"He's one of these people who looks at the world around him and asks interesting questions about it," says Mark Newman, a physics professor at the University of Michigan who's a friend and frequent academic collaborator. "A lot of people would see a video game and say, 'This is a fun game.' He thinks that, but he also says, 'There are really interesting scientific questions about this.'"
Clauset's analytical approach is in his blood: He was born in North Carolina to a schoolteacher father and a mother who worked on the computer systems that would become the basis for today's airline reservations systems. "Academic curiosity was just a given in the household," says his mother, Rebecca Harris. "We all liked learning new things. We all hated being idle and bored."
"Having two parents who were both scientifically minded was a huge thing for me," Clauset says. "They encouraged my curiosity without telling me what to be curious about."
Clauset's curiosity led him to pursue his undergraduate degree at Haverford College, a small liberal-arts college in Pennsylvania founded by Quakers. He planned to double-major in physics and sociology, but quickly realized that the latter's abstract, theoretical approach wasn't for him. "I became frustrated by the social sciences," he says. "They seemed squishy and focused on inherently ambiguous ideas. I wanted the mathematical rigor and predictive power that I saw in my physics classes. A clear and scientific explanation of how the social world worked." So he majored in physics with a concentration in computer science, fields deluged by a whole lot more hard data about hitherto "squishy" aspects of everyday life, thanks to the Internet and new technologies like cell phones. As noted in The Signal and the Noise, IBM calculates that the world is collectively generating 2.5 quintillion bytes of new data every day.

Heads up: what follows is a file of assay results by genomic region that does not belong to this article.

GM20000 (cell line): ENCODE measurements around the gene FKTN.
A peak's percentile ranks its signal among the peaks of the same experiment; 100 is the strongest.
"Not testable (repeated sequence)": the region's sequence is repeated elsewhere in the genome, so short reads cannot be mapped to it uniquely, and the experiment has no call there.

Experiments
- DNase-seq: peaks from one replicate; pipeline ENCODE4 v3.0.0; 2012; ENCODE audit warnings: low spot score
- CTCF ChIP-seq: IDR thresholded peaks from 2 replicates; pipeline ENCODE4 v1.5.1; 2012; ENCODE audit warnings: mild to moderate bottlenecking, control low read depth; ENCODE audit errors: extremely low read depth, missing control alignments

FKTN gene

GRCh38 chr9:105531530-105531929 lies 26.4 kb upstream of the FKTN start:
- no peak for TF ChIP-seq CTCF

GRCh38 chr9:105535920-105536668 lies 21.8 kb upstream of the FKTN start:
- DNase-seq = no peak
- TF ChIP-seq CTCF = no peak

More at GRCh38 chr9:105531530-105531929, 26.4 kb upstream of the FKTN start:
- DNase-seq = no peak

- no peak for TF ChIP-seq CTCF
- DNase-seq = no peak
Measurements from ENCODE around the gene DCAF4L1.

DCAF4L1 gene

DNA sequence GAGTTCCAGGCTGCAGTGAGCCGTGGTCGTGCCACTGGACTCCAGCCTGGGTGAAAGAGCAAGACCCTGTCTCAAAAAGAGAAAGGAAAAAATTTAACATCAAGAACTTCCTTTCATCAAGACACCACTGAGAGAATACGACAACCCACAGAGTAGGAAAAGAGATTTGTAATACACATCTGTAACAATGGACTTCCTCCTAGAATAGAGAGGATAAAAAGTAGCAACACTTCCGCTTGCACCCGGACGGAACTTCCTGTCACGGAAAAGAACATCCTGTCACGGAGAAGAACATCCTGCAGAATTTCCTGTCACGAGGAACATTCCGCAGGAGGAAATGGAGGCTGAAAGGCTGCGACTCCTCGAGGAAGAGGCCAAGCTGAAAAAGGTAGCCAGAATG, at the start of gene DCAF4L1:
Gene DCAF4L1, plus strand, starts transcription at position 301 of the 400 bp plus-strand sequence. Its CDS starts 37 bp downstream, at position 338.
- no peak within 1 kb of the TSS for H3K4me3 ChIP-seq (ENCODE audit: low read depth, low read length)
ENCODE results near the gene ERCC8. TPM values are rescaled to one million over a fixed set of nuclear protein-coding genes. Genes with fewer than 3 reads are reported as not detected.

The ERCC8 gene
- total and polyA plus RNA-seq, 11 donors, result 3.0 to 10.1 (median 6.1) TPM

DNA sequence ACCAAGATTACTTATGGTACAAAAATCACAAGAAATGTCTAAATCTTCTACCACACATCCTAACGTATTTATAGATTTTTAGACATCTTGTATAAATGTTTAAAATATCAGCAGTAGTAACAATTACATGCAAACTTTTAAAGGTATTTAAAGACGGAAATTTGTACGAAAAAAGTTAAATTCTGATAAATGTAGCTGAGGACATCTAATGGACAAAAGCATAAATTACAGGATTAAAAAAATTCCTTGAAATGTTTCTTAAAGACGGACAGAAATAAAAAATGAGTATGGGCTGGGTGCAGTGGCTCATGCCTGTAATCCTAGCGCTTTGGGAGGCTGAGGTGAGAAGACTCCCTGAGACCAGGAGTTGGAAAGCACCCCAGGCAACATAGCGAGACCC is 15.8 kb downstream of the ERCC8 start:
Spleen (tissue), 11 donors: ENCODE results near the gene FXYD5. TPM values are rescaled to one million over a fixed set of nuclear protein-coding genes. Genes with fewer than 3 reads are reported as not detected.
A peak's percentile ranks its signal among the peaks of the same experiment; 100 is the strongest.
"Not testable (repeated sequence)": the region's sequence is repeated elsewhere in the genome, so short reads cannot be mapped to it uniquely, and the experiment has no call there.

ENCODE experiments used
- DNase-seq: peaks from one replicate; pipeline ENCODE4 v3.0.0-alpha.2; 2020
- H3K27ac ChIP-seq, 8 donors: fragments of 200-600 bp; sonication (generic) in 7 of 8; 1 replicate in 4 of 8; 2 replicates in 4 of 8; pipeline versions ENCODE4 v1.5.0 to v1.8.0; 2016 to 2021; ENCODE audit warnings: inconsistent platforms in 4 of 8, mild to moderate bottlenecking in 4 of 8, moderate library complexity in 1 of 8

The Big Data flood is so great that some people believe it will eventually preclude the need for any scientific analysis at all. But others have the opposite opinion: that now, more than ever, the world needs people who can make sense of all of this information. And that's exactly what Clauset set out to do. "This is an exciting new direction for science," he says. "Learning how to understand these big piles of data. To work out the physics of society."
He decided to take a macro-level view of the data, working to find large-scale patterns that are often missed when researchers drill down into minutiae. This top-down strategy went against the sort of science that had dominated the twentieth century, with researchers tackling ever more specific areas of interest. But the complex systems that interested Clauset — systems like social networks and biological evolution and international relations — could never be fully understood by studying their pieces in isolation. "All of these systems are hard to understand," he says. "Taking them apart and studying their pieces one by one won't help you understand how the whole thing works."